Soft Landing, the local organization that invited the International Rescue Committee to Missoula, is no doubt well-meaning, but by appealing to emotion rather than logic in making the case for refugee resettlement, the organization could well be a Dangerous Launch for terrorism instead of a Soft Landing for refugees.
How many Americans have to be killed by refugees or Mideastern immigrants such as the Tsarnaev brothers (Boston Marathon bombing), Omar Mateen (Pulse nightclub massacre), Syed Farook and Tashfeen Malik (San Bernardino massacre) or Muhammad Youssef Abdulazeez (Chattanooga military recruiter shootings) before the Missoulian and the Bozeman Chronicle recognize there is a real problem? Are we supposed to be OK with a couple dozen murders of Americans per year in exchange for feeling good about helping refugees escape their own countries? It’s not fear-mongering when you can point to dead bodies, is it?
The International Rescue Committee has a well-documented agenda of seeding a community like Missoula with non-threatening refugees like the Congolese family, but then later switching to bringing in refugees who could themselves be Muslim extremists or might easily provide cover for Mideastern terrorists. If we ignore that history, then shame on us.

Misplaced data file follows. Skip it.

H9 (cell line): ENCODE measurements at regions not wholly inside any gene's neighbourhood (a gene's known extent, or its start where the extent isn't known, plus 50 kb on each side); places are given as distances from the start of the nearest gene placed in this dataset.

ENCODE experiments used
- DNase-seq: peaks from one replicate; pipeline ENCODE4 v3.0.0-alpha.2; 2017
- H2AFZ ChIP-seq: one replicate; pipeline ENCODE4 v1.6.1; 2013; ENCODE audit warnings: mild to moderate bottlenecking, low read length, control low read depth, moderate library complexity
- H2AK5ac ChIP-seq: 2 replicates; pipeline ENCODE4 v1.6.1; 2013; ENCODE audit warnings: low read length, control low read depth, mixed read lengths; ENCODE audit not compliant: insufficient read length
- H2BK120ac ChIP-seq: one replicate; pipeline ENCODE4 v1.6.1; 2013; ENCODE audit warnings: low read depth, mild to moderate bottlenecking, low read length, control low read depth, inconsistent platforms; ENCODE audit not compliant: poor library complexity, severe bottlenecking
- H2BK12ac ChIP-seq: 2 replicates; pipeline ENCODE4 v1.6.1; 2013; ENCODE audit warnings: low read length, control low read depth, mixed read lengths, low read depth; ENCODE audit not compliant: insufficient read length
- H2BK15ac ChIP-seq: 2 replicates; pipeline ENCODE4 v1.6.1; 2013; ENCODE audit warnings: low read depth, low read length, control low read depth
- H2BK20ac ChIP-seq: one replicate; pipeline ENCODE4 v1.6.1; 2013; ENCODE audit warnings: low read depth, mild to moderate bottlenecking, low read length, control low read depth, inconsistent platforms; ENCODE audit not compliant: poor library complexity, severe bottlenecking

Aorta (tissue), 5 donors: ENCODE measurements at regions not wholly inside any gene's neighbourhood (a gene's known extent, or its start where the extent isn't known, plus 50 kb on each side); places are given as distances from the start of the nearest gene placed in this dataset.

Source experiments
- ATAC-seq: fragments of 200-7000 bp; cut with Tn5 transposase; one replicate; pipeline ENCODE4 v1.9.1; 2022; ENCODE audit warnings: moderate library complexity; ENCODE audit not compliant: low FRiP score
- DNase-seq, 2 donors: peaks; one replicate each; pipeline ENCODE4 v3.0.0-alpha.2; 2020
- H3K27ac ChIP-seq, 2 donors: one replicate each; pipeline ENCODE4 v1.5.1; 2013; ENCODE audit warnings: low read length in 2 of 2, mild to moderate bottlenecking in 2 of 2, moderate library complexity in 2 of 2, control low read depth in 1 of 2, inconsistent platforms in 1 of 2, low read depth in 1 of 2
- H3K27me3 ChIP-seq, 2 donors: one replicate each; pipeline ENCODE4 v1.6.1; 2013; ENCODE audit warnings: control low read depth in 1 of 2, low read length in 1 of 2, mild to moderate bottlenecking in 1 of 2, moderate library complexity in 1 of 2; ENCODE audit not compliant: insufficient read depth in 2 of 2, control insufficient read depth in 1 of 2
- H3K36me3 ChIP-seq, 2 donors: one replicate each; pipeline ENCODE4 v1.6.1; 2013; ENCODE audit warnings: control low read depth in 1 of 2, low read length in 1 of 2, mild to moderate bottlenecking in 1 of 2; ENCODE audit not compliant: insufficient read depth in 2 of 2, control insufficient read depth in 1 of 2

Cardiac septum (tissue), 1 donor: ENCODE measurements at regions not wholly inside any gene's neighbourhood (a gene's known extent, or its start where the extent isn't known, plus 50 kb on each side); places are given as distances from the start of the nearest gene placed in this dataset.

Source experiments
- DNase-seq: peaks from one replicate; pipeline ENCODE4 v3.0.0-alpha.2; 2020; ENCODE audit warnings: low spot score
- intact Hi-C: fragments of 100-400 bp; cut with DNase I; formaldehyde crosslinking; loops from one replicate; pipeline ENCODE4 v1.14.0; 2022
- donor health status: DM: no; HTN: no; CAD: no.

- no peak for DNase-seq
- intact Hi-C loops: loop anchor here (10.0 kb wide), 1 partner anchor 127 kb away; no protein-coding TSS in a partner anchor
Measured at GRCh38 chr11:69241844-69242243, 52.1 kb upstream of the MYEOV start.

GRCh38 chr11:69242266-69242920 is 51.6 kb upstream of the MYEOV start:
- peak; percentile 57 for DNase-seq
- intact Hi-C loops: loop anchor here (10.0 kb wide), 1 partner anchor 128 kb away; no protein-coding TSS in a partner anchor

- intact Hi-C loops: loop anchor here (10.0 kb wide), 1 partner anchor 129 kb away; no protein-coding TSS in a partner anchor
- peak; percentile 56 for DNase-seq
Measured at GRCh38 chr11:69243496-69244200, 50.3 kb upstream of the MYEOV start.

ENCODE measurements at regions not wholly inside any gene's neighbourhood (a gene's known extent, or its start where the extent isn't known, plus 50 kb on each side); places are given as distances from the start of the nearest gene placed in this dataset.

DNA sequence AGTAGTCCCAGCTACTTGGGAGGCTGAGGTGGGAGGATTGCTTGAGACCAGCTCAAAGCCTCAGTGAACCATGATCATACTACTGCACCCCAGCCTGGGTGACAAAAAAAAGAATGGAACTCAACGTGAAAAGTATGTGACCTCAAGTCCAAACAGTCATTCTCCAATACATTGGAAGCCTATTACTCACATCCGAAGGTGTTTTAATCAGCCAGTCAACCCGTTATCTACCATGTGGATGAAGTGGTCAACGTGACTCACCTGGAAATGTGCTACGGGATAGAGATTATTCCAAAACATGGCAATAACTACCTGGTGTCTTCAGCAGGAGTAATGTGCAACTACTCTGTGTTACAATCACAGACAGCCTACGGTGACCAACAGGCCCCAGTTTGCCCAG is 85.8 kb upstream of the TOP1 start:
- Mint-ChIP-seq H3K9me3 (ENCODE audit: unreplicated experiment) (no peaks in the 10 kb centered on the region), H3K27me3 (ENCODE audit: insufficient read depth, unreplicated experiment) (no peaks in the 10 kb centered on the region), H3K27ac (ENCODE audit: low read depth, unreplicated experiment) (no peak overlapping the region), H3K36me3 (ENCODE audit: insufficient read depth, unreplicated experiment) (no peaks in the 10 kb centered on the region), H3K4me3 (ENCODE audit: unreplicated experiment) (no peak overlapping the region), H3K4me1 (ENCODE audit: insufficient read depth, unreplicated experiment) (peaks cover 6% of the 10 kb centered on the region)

Soft Landing, and apologists like the Missoulian editorial board, find no cause for concern. They say that Syrian refugees who might ultimately be transplanted into Western Montana will be thoroughly vetted before they arrive. But that flies in the face of statements by FBI director James Comey and others responsible for national security who have confirmed that there is no way possible to “vet” refugees from places like Syria where there are no government records, no infrastructure, and no shortage of enemies of the United States.
Defenders of Soft Landing also reject the evidence of other communities that have previously imported refugees into their mix with oftentimes disastrous results. You only need read about the case of the 5-year-old girl who was reportedly sexually assaulted by two or three young Muslim migrant boys in Twin Falls, Idaho, to understand what could be at risk. The worst part of that story was that public officials and the media tried to make the girl and her family the villains instead of the victims.